Obituary: Mora Munroe Reichling Celaya

Lifelong learner, music enthusiast, equestrian

Mora Munroe Reichling Celaya died peacefully at age 96, at midnight between December 1 and 2, 2016 in Claremont, California, with her daughters holding her hands.

She was born in Chicago on October 4,1920 to Mora Alene Poundstone and James Edward Munroe. Her family, including younger brothers James Edward “Ted” and Richard Poundstone, moved to Altadena, California when she was four years old.

The young Ms. Munroe studied at Stanford University in Palo Alto, California, and graduated from Claremont’s Pomona College in 1941 with a degree in music, emphasis voice and piano, and a minor in mathematics. 

During World War II she was activities director at Smoke Tree Ranch in Palm Springs, California, and comforted her family after her brother Richard was killed in action while rescuing a wounded comrade on the Pacific island of Okinawa. Her brother Ted survived the war, returning to continue his studies at Stanford. On a spring break, he brought his college friend Harry Reichling to the family vacation home on Balboa Island, and introduced him to his sister, Mora.

The couple married six months later, and after Mr. Reichling finished his studies at Stanford, they began ranching citrus and avocados in North Whittier Heights, just up the road from his parents’ home. They had two daughters, Tracy and Ann.

During the ranch years Ms. Reichling taught piano, sang in the Whittier Light Opera, was president of the local PTA, was a Blue Bird leader, and organized French and bridge clubs, all while earning a master’s degree in audiology at Cal State University, Los Angeles. 

When the couple parted, Ms. Reichling left the ranch and ultimately moved back to Claremont with her daughters. She became executive director of the Pomona Valley Speech and Hearing Society, where she twisted the dials of the audiometers testing hearing for the community. She also earned a second master’s degree in counseling at Azusa Pacific University in Azusa, California.

In the sixties she married Hugo Celaya, and during his sabbatical year, which the family spent in Europe, Ms. Celaya took up dressage at the Benenden School of Riding in Kent, England, discovering a passion she pursued and enjoyed for the rest of her life. 

Returning to Claremont she continued dressage study and practice, and ran a small riding academy at her home, where many eager working pupils went through their training with her, some continuing far beyond the basics. She and her pupils enjoyed riding in several Claremont Fourth of July parades. She was well known in the dressage world, and only stopped riding when her favorite horse Domino died in 2003, in his thirties.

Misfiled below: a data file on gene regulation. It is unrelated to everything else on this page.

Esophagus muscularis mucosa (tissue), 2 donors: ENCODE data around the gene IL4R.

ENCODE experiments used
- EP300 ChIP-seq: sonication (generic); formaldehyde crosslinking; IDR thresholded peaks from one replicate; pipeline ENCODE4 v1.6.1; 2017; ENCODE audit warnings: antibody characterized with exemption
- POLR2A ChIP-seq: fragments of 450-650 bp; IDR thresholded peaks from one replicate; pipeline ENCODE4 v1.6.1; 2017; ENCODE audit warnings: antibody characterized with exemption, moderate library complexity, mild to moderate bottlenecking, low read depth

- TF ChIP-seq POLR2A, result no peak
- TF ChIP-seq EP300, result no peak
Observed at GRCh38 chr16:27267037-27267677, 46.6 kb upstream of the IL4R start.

In 2012 a health issue brought her to Pilgrim Place Health Services Center in Claremont, which she had identified years before as the best place, and where she would like to go if needed. At Pilgrim Place she was given loving care by the dedicated, compassionate staff, and the friendship and love of other residents and their families. She outlived her body, gradually withdrawing from, as she said, having been “in charge of a lot.” Her family remarked that “She appreciated soft afternoon air, the warmth of the sun on her face, the smell of flowers and herbs, and especially the mealtime company of her best friend Mike Kriege.”

She is survived by her life companion Mike Kriege; daughters Tracy Reichling O’Reilly and Ann Reichling; granddaughters Imogen Reichling O’Reilly and Ann Elizabeth Salazar; her brother Ted’s wife, Dorothy “Dottie” Rempel Munroe, and his children, Kathy (John) Brittingham, Richard (Karen) Munroe, Connie (Jack) Kraus, and their children and grandchildren. She was preceded in death by her parents, her brothers, and her niece, Barbara Munroe.

Her family describes her as an adventurous free spirit, and a lifelong learner. She liked direct conversation, and her wide interests meant she had friends of all ages, and attracted interesting people. Music and music study were constants, and her life was enriched by riding students, musicales at her home, Claremont politics, family, dinner table conversations and the sharing of opinions. She had a vigorous sense of self.

Her family and all who love her celebrate that “Mora’s soul is dancing in the light, free of the bonds of the body, gone on ahead of and without us. We have to let her go, but we had years with her, and she had a full and long life. We wish her peace and safe transit.” 

Her wishes were for cremation and sprinkling at sea.

Thoughts and reflections may be sent to Donations in her name may be made to Pilgrim Place Health Services Center, 721 Harrison Ave., Claremont 91711, or online at, or to an organization of your choice. 

A gathering for family and friends is planned for Sunday, November 5, 2017 from 2 to 5 p.m. at her home in Claremont, with remembrances at 3 p.m. For more information, please call (909) 621-1643 or (406) 207-9424.


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